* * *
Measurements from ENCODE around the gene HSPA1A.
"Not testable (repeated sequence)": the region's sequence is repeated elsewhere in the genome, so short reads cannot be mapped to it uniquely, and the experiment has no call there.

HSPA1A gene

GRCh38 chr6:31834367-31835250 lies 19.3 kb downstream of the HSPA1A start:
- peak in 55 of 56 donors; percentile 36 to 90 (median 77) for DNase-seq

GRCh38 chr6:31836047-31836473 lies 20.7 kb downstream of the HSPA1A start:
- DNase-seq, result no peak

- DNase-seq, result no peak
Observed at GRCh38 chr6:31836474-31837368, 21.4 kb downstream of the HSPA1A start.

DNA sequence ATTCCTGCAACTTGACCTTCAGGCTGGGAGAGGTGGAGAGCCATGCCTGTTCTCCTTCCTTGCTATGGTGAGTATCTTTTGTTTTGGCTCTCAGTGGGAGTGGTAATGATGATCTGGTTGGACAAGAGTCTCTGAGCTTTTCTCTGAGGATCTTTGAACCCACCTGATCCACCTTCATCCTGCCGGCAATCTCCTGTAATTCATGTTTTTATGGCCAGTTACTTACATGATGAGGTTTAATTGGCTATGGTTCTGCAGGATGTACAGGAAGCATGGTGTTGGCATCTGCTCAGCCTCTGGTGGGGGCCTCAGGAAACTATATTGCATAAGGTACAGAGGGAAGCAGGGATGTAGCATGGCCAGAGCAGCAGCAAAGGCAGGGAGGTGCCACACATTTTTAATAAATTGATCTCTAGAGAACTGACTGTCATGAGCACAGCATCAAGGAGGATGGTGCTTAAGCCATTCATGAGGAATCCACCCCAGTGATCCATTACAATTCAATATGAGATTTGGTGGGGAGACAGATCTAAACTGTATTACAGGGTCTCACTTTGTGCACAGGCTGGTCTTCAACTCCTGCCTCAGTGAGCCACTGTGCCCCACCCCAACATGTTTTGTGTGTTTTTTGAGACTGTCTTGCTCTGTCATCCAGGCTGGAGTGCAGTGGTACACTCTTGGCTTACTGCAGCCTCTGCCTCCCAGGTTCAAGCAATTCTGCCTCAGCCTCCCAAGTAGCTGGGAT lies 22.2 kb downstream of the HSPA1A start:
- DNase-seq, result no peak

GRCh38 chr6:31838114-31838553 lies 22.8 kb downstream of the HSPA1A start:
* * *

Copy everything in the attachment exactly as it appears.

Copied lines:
Measurements from ENCODE around the gene HSPA1A.
"Not testable (repeated sequence)": the region's sequence is repeated elsewhere in the genome, so short reads cannot be mapped to it uniquely, and the experiment has no call there.

HSPA1A gene

GRCh38 chr6:31834367-31835250 lies 19.3 kb downstream of the HSPA1A start:
- peak in 55 of 56 donors; percentile 36 to 90 (median 77) for DNase-seq

GRCh38 chr6:31836047-31836473 lies 20.7 kb downstream of the HSPA1A start:
- DNase-seq, result no peak

- DNase-seq, result no peak
Observed at GRCh38 chr6:31836474-31837368, 21.4 kb downstream of the HSPA1A start.

DNA sequence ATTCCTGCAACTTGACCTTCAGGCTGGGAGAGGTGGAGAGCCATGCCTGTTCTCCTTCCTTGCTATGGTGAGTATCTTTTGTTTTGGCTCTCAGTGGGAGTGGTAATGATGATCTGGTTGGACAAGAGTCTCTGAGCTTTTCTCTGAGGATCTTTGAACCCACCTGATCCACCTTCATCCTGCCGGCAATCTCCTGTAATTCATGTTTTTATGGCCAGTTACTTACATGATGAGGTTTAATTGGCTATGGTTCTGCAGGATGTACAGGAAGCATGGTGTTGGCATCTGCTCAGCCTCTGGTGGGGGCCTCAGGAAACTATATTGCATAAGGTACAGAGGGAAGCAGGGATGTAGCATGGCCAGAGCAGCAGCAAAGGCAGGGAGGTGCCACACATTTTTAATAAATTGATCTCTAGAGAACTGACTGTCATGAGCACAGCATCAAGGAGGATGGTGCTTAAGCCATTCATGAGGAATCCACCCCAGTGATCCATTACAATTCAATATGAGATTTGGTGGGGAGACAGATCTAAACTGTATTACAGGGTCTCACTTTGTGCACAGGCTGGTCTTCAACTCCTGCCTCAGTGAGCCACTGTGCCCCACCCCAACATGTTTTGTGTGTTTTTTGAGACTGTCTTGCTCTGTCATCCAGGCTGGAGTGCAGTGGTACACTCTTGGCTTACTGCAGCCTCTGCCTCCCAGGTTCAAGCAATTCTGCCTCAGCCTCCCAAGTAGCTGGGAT lies 22.2 kb downstream of the HSPA1A start:
- DNase-seq, result no peak

GRCh38 chr6:31838114-31838553 lies 22.8 kb downstream of the HSPA1A start: